Elsewhere I mention the televisual influences in my formative years. They were more to get me on the SF track than to have any real influence on what or how I wrote. The one exception to this is Dr Who, which had a double effect: a lingering affection for time travel stories (I’m a sucker for ’em) and a respect for other lifeforms. Star Trek would respect them so long as they were possible candidates for entry into the Federation: the Doctor respected them because they were alive. Species and prestige mean nothing to the Doctor: because he despises all forms of authority equally, he’s at home with presidents or paupers.

But other than that my influences have been writers only. I couldn’t begin to count the writers I’ve read — not even the good ones — but I can name some of the big ones. Sadly they’ve all gone off the boil to greater or lesser degree, but in their days they were giants.

  • Isaac Asimov
    One of the writers who shaped the field. His forte was taking existing SF themes — the galactic empire, robots — and injecting intelligence into them. Other writers would have vast space fleets hammering each other with particle beams and forces that made atom bombs look like squibs: Asimov wrote about the unsung politicians behind the scenes, the ones who actually had an effect on what went on. Asimov, too, was strong on the intrinsic value of other humans: his experiences as a Russian Jewish emigre, growing up among the goyim in a Manhattan slum, coloured him that way, and his First Law of Robotics is that “no robot may harm, or through inaction allow harm to come to, a human being.” Although he usually wrote about Americans, they being the people with whom he was most familiar, national boundaries never meant a great deal to him.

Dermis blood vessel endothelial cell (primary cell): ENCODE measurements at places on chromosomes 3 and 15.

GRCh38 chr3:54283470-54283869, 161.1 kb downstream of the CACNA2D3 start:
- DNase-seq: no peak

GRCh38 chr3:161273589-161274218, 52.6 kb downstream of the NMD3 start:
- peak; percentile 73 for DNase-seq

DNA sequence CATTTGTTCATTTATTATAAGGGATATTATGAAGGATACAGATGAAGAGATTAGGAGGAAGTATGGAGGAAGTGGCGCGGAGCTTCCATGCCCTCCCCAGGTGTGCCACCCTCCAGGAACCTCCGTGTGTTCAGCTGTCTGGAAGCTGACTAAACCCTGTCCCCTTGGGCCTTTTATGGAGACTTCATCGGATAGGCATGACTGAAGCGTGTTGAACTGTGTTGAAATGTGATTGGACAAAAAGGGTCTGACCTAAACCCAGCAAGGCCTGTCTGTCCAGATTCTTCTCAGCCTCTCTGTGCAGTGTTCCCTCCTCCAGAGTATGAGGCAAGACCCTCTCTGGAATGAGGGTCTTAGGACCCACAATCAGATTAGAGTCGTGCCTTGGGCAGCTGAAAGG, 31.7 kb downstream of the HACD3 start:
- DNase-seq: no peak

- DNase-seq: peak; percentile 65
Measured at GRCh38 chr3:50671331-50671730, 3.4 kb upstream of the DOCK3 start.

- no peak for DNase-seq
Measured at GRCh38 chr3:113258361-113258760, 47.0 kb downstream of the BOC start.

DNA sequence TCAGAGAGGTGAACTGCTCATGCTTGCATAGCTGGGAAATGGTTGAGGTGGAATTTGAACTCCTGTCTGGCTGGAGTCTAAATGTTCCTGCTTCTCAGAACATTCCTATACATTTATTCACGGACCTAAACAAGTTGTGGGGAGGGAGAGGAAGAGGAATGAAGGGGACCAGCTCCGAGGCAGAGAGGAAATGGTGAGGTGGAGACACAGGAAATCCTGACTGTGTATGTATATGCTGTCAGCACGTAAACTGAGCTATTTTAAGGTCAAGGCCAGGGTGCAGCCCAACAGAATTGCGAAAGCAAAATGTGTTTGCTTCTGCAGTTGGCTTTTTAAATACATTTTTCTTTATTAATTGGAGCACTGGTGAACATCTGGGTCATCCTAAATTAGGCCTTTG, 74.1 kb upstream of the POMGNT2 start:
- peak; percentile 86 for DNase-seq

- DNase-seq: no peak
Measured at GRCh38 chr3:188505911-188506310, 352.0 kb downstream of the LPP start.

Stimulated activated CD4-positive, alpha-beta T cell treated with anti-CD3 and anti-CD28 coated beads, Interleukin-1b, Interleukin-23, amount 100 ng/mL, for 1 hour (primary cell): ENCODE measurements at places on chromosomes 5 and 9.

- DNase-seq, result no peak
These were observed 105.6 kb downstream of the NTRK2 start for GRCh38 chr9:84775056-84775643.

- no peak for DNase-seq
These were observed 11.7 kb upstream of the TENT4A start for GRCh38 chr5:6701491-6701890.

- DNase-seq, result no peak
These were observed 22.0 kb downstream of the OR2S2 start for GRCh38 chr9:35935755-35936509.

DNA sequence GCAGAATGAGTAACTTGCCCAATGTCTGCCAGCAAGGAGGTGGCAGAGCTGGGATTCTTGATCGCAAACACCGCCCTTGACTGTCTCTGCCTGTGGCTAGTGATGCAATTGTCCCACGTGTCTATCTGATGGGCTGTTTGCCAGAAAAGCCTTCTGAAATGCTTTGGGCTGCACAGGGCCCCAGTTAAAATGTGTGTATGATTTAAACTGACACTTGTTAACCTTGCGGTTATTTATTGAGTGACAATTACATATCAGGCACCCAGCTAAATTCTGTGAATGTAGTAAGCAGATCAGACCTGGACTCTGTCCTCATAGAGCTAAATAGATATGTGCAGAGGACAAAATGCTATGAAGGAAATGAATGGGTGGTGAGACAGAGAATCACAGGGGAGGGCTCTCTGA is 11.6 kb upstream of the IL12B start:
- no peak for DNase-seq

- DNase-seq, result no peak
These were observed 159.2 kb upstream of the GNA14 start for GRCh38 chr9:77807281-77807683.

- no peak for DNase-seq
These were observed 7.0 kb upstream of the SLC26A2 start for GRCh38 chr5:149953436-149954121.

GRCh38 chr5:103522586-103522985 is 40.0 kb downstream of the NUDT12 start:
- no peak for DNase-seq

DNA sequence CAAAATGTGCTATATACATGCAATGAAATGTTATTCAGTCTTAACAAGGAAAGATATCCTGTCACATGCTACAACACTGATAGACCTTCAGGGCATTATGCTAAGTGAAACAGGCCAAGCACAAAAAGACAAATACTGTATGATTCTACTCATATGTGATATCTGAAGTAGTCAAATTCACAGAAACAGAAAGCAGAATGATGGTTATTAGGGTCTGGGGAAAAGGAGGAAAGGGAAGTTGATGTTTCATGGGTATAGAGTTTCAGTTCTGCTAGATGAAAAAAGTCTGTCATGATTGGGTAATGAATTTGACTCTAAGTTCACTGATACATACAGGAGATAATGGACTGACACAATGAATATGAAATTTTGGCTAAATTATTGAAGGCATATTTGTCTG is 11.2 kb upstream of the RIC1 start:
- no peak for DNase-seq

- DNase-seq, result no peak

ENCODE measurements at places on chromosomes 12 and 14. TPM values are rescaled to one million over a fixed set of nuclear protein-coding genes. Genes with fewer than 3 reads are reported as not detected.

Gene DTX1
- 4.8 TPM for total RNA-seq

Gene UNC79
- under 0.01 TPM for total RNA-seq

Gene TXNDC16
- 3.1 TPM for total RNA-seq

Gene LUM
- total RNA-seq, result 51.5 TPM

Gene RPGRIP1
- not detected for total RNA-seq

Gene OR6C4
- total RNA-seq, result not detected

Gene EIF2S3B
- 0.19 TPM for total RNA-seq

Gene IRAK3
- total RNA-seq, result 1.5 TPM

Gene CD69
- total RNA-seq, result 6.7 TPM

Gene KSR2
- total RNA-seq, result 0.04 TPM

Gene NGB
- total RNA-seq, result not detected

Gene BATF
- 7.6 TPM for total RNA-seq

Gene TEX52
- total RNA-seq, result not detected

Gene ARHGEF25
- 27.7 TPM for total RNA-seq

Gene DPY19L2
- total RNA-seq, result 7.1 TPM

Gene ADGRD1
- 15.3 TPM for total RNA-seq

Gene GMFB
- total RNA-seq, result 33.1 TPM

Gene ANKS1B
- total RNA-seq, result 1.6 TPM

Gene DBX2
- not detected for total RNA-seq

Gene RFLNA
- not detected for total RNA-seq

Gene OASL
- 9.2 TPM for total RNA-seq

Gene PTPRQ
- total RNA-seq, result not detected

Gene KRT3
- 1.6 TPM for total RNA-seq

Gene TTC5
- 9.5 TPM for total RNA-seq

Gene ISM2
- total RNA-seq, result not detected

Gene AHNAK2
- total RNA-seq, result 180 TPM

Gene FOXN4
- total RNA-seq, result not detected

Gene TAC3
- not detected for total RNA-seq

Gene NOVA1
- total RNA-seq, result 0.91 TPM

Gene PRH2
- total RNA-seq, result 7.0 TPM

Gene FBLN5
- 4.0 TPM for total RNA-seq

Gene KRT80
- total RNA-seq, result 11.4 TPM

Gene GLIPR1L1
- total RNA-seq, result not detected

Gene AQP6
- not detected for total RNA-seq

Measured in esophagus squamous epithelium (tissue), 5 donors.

Also from Asimov, I’ve inherited a habit of essentially writing mystery stories, though they might not look it at first. His respect for the scientific method meant that ultimately his stories are based on logic: you either start off with a mystery, which by the end the hero has come to understand; or you start off with an unsatisfactory situation and a desired ending, and the hero must use his nouse to get from one to the other. It means Asimov rarely wrote a romance or anything that explored human feelings (though his short story “Liar!” comes to mind as a welcome exception), but an Asimov story is usually intellectually satisfying.
  • Arthur C. Clarke
    Another field shaper. For me, Clarke’s strength lay in his sheer joy at being alive. Asimov would make things up: Clarke would take existing phenomena (or existing theory about them) and show them to the reader, nudging and winking and saying “see that? Isn’t it great?” with such an endearing, almost childlike enthusiasm that you had to agree. Also for Clarke there is the joy of discovery — treasuring each nugget of information that you find simply because it is information, and wonderful to behold.
    Another strong point for Clarke, of course, is that he’s British. This isn’t meant to be racist, or even just patriotic, but he’s a Brit, I’m a Brit and I can see where he’s coming from. Everyone has an outlook typical of their country, and Clarke is no exception. Clarke would write with British restraint and understatement, and I’m very aware of these habits in my own stuff.